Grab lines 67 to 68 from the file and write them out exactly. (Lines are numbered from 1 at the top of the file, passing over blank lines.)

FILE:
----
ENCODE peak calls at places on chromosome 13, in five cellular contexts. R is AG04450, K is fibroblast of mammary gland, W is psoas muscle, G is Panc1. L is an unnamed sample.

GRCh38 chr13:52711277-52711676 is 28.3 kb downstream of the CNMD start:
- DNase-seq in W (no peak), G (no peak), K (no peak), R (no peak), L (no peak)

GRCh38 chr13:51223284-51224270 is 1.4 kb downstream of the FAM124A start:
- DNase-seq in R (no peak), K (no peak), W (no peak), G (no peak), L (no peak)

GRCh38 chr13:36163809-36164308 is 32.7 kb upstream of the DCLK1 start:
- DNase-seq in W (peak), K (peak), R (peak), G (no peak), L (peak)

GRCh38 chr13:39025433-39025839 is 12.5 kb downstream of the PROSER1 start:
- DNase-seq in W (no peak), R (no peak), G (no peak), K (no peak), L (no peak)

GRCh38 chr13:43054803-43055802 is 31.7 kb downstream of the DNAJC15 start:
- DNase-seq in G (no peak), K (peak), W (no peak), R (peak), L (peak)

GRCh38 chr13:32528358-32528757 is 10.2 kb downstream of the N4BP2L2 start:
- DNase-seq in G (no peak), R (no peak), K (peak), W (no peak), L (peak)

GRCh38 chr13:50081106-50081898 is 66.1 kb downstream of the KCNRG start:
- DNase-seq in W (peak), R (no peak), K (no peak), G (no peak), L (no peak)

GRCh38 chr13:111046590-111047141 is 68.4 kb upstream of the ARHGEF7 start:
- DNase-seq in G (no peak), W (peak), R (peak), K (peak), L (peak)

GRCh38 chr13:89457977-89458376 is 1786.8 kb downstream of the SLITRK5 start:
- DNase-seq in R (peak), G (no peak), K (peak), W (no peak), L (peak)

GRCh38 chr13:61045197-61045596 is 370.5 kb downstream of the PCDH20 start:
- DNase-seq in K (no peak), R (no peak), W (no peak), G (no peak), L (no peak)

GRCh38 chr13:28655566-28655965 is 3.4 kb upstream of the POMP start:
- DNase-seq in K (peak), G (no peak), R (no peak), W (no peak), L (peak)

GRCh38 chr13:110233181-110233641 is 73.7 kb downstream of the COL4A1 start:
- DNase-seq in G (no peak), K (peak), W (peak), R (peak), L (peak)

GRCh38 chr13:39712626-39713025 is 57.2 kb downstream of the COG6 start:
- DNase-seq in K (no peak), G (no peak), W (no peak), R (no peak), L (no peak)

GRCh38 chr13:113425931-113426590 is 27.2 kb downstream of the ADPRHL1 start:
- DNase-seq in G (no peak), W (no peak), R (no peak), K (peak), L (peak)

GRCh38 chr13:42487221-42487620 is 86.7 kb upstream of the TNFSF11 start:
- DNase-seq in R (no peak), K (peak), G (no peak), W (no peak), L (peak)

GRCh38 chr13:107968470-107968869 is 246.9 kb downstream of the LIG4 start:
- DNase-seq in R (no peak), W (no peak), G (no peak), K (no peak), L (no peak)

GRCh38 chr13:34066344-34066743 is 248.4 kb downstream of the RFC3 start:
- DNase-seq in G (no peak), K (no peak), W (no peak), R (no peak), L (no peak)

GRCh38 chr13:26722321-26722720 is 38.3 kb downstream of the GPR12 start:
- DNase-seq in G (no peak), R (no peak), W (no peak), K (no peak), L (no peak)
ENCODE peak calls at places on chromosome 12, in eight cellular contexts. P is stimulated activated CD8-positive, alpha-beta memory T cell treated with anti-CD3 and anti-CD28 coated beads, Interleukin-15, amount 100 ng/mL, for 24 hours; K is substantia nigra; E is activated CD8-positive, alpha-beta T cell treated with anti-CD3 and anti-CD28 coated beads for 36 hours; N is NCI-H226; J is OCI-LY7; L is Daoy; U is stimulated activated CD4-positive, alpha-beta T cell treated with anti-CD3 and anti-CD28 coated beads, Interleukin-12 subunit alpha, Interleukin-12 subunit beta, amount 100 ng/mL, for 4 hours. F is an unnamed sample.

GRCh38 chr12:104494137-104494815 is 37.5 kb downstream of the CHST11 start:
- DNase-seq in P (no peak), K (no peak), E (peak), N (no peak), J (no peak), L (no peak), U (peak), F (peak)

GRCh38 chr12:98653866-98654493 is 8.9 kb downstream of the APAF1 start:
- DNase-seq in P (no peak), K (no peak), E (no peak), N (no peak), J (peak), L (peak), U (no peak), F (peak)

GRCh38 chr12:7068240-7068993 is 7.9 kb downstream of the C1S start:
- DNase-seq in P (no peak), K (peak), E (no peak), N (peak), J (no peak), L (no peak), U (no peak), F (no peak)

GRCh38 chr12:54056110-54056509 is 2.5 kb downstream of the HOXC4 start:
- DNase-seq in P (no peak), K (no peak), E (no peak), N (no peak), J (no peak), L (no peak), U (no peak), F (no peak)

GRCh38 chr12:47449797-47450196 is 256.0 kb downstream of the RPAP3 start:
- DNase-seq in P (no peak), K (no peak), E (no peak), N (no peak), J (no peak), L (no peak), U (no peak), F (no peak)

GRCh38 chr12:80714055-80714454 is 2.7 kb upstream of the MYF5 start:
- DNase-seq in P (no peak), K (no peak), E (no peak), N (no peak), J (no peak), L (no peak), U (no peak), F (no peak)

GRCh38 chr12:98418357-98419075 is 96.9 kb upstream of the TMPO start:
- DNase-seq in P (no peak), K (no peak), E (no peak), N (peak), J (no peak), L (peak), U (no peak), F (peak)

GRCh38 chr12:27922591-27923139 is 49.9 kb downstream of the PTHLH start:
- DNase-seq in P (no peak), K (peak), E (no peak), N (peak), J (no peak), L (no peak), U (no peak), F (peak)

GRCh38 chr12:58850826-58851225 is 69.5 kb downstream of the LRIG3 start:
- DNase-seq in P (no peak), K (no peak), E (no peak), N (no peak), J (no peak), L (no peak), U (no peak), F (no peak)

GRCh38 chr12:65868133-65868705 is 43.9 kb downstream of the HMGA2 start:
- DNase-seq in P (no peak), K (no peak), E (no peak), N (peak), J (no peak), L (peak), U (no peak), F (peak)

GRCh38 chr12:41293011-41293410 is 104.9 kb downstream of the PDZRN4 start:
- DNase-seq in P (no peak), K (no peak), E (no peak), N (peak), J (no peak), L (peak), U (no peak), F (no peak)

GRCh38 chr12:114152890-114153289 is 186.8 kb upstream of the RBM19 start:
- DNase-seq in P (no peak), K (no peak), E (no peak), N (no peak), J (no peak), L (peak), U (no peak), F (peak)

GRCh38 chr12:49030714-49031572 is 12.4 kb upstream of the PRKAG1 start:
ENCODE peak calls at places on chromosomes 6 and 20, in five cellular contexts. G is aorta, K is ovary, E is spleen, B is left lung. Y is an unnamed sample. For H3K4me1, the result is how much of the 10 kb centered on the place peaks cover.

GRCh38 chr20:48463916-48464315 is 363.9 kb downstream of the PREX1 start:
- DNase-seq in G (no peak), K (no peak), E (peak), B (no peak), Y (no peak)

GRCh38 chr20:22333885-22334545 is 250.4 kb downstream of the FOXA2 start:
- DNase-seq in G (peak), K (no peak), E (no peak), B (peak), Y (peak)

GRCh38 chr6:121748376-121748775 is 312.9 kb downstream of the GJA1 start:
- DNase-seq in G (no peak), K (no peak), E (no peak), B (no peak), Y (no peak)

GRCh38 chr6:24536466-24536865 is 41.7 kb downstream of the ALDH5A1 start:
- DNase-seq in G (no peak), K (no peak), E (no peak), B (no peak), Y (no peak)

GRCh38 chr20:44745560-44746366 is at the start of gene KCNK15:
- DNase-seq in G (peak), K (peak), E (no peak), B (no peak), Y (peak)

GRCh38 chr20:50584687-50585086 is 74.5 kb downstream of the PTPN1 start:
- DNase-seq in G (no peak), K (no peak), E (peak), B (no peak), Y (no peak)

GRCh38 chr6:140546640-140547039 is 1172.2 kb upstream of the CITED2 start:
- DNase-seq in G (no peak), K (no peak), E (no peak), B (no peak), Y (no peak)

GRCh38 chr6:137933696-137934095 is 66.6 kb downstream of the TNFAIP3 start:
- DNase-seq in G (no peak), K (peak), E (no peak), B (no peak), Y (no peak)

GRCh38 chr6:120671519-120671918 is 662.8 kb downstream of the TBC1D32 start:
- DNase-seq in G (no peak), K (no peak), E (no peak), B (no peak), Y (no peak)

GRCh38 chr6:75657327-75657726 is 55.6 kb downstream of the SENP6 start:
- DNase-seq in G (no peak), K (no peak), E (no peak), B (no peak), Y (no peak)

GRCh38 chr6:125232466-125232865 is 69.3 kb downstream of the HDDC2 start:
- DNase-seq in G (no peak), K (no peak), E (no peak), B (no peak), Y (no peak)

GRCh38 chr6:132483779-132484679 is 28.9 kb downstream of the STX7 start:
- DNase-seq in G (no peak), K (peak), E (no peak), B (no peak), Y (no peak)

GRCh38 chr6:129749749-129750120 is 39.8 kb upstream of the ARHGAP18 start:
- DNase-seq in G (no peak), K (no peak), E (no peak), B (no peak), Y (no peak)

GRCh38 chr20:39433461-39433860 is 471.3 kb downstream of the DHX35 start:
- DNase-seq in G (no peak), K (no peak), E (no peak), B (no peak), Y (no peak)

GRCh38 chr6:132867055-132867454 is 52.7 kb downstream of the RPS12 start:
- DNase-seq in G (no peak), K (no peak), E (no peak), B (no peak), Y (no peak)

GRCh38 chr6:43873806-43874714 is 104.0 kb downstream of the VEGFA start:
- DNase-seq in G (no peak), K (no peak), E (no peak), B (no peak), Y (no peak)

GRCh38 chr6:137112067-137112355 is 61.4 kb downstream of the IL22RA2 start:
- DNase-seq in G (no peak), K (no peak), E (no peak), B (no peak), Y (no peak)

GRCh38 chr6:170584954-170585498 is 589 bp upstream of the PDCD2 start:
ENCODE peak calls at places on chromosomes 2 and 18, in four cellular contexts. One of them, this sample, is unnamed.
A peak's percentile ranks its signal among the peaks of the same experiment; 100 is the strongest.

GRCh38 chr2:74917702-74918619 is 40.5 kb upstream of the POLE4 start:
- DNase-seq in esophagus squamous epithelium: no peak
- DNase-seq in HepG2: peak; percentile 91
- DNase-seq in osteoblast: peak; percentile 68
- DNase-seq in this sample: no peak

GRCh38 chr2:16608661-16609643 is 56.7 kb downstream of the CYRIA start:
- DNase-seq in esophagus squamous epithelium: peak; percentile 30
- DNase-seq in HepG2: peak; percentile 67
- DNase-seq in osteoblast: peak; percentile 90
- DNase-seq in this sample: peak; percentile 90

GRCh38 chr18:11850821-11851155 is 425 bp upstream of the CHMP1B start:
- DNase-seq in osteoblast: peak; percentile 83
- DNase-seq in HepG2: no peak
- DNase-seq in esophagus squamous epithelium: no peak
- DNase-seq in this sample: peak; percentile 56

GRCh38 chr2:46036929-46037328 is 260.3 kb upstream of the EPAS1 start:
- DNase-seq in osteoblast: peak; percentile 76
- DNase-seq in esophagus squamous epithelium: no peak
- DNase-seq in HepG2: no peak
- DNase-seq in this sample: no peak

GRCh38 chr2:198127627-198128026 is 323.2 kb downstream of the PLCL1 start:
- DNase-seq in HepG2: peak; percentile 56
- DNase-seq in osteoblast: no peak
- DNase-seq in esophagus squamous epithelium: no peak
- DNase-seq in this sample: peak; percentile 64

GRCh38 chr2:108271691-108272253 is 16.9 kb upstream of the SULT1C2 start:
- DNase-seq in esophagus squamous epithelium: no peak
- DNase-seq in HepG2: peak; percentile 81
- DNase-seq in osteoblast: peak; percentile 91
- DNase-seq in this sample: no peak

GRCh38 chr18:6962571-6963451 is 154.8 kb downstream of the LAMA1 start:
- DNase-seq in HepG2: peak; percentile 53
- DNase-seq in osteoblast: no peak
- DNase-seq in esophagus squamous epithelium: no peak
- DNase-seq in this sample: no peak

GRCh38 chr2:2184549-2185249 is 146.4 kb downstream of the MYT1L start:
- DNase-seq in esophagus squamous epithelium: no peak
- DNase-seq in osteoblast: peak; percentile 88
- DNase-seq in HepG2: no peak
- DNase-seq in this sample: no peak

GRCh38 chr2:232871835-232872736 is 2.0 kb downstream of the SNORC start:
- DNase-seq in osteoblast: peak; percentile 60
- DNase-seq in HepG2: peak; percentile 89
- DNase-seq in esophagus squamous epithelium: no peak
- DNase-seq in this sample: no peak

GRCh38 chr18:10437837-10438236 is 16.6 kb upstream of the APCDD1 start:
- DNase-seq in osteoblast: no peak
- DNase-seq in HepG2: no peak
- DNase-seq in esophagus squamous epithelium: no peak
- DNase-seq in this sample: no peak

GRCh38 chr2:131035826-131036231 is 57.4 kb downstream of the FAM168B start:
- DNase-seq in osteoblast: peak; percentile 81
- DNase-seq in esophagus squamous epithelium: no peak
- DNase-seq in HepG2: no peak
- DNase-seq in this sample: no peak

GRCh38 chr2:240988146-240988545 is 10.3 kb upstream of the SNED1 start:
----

GRCh38 chr20:22333885-22334545 is 250.4 kb downstream of the FOXA2 start:
- DNase-seq in G (peak), K (no peak), E (no peak), B (peak), Y (peak)